August 1987
Volume 28, Issue 8
Articles  |   August 1987
Antiproliferative and anticontractile effects of liposome encapsulated fluoroorotate.
Investigative Ophthalmology & Visual Science August 1987, Vol.28, 1365-1372. doi:
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      T D Heath, N G Lopez, G P Lewis, W H Stern; Antiproliferative and anticontractile effects of liposome encapsulated fluoroorotate.. Invest. Ophthalmol. Vis. Sci. 1987;28(8):1365-1372.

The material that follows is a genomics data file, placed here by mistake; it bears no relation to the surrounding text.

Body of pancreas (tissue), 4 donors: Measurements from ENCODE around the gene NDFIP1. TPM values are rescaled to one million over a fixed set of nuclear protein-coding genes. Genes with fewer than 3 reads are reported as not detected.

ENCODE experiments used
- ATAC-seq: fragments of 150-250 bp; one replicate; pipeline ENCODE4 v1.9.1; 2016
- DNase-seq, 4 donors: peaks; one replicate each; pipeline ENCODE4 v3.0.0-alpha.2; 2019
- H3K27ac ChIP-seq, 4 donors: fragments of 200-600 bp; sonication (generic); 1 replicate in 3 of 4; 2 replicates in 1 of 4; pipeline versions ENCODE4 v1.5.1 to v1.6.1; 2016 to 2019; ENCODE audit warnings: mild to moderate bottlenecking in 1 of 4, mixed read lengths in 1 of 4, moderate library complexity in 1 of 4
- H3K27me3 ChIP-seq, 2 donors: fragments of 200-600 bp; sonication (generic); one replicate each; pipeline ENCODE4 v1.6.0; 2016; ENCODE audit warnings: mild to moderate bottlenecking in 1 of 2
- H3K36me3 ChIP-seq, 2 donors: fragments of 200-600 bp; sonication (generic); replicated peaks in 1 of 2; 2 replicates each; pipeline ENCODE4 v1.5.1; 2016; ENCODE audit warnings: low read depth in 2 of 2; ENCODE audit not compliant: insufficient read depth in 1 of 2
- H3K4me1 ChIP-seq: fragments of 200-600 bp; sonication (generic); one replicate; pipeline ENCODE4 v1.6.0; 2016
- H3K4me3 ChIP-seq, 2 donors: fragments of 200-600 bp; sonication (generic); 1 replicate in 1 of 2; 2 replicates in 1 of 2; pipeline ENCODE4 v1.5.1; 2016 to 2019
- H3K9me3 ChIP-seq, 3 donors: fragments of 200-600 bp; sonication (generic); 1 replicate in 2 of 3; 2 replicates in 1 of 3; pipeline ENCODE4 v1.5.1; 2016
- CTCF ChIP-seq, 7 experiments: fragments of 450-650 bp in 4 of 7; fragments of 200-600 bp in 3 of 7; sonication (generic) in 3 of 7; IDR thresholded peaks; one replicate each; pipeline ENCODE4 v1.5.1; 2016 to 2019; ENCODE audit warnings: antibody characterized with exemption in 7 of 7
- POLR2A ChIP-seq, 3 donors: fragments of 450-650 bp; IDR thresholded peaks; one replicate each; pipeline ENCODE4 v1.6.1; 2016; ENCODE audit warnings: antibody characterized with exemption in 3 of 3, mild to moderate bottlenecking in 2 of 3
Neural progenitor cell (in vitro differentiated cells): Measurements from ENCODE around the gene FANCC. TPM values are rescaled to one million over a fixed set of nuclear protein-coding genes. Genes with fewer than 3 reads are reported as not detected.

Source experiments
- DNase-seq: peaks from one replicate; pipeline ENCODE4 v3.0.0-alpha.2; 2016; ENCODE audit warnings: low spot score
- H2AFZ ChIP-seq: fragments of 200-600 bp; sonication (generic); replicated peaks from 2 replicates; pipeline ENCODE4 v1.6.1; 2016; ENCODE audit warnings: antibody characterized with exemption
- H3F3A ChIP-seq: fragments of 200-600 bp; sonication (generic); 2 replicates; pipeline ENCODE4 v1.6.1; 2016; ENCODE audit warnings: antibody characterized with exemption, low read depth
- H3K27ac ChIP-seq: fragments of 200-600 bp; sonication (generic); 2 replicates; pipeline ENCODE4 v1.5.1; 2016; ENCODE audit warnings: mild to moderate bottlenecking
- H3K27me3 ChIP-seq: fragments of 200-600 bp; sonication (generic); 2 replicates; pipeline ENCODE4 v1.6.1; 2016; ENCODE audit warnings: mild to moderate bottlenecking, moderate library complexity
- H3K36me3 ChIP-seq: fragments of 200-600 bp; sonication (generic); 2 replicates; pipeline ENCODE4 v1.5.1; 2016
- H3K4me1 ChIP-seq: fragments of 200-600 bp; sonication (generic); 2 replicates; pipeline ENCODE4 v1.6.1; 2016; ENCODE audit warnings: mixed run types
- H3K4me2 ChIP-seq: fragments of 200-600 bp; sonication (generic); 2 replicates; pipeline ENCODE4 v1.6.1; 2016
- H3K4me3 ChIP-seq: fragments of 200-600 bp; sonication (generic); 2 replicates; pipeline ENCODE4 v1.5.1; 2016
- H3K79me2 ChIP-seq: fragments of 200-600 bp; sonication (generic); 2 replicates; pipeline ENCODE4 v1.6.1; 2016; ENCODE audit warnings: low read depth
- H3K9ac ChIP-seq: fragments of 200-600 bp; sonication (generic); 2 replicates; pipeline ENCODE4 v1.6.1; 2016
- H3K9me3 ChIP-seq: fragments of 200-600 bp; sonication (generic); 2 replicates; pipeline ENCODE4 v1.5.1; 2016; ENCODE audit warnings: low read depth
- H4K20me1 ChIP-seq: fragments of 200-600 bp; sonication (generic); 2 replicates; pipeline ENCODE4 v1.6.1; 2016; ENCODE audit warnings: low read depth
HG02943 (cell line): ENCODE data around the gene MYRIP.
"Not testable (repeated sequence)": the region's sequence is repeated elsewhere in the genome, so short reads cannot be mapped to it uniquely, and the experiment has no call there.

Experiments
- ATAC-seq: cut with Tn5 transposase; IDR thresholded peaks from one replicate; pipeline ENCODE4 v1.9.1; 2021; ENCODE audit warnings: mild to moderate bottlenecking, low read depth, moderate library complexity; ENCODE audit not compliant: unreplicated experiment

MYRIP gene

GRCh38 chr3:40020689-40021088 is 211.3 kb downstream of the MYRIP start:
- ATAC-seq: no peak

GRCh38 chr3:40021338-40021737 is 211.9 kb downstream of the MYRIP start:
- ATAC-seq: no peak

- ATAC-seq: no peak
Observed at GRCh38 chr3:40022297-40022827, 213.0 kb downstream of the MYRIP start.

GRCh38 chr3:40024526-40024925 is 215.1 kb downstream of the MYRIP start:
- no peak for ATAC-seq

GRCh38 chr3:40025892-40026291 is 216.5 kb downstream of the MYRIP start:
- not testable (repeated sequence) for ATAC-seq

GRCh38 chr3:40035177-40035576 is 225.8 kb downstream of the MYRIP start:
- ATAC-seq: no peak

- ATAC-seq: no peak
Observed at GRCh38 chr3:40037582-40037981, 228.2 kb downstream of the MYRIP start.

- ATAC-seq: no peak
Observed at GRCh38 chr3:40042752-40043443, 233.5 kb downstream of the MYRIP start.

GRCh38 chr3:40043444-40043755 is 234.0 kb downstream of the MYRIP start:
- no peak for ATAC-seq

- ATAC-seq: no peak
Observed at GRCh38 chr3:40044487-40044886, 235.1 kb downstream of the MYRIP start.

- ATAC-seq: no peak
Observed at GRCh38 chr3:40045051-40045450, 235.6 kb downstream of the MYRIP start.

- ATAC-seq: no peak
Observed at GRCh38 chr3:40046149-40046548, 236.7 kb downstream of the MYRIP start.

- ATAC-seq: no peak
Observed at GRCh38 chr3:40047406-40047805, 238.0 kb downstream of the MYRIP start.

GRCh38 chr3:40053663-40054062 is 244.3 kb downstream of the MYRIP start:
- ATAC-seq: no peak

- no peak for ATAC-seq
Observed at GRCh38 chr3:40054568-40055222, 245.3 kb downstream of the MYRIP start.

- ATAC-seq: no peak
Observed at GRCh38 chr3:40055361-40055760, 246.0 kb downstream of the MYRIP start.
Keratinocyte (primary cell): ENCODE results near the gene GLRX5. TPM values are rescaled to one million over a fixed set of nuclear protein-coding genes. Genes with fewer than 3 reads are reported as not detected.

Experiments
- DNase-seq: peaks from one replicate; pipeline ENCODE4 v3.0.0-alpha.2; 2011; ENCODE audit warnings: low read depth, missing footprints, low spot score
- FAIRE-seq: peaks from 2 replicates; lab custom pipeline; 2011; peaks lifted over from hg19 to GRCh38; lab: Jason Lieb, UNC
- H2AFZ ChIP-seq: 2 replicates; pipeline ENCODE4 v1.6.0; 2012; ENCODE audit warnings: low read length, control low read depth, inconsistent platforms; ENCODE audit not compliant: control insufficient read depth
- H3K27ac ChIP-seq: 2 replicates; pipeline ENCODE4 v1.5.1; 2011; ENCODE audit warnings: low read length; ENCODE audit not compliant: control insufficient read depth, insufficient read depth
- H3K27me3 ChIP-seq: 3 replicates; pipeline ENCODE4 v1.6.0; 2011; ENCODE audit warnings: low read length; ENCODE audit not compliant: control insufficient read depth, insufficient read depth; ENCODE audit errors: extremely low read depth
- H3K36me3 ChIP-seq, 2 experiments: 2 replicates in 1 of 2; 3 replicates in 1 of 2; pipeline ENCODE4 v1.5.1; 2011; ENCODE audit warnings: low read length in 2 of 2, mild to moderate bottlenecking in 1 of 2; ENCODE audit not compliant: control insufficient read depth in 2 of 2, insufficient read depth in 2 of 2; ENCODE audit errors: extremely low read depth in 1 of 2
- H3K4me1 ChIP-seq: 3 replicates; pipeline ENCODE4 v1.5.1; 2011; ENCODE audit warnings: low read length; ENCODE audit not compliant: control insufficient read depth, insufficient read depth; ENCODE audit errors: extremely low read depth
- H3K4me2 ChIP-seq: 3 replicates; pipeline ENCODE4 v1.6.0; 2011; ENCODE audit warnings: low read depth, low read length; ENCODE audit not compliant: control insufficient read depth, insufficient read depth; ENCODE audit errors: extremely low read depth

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Incorporation of fluoroorotate into liposomes increases its growth inhibitory potency for rabbit dermal fibroblasts 30-fold. The optimal lipid composition of the liposomes is dipalmitoylphosphatidylglycerol:cholesterol (67:33). Liposomes prepared by reverse phase evaporation without extrusion are the optimal liposomes for delivery. Fluoroorotate, like other RNA directed fluoropyrimidines, inhibits the contractility of rabbit dermal fibroblasts. The effect is greatest when the cells are exposed to the drug for the 48-72 hr immediately prior to measurement of cell contractility. Encapsulation of fluoroorotate increases its anticontractile potency 10-fold. The anticontractile effects of both free and encapsulated fluoroorotate on the cells last at least 12 days. Leakage studies suggest that the loss of drug from the liposomes under storage conditions will be quite low. Leakage studies also confirm that serum will accelerate the loss of drug from the liposomes and that sonicated liposomes leak much more rapidly than larger liposomes. However, the large difference between egg phosphatidylglycerol and dipalmitoylphosphatidylglycerol liposomes for drug delivery is not explained by leakage studies. These results suggest that encapsulated fluoroorotate may be a useful adjunct to surgery for treatment of proliferative vitreoretinopathy.


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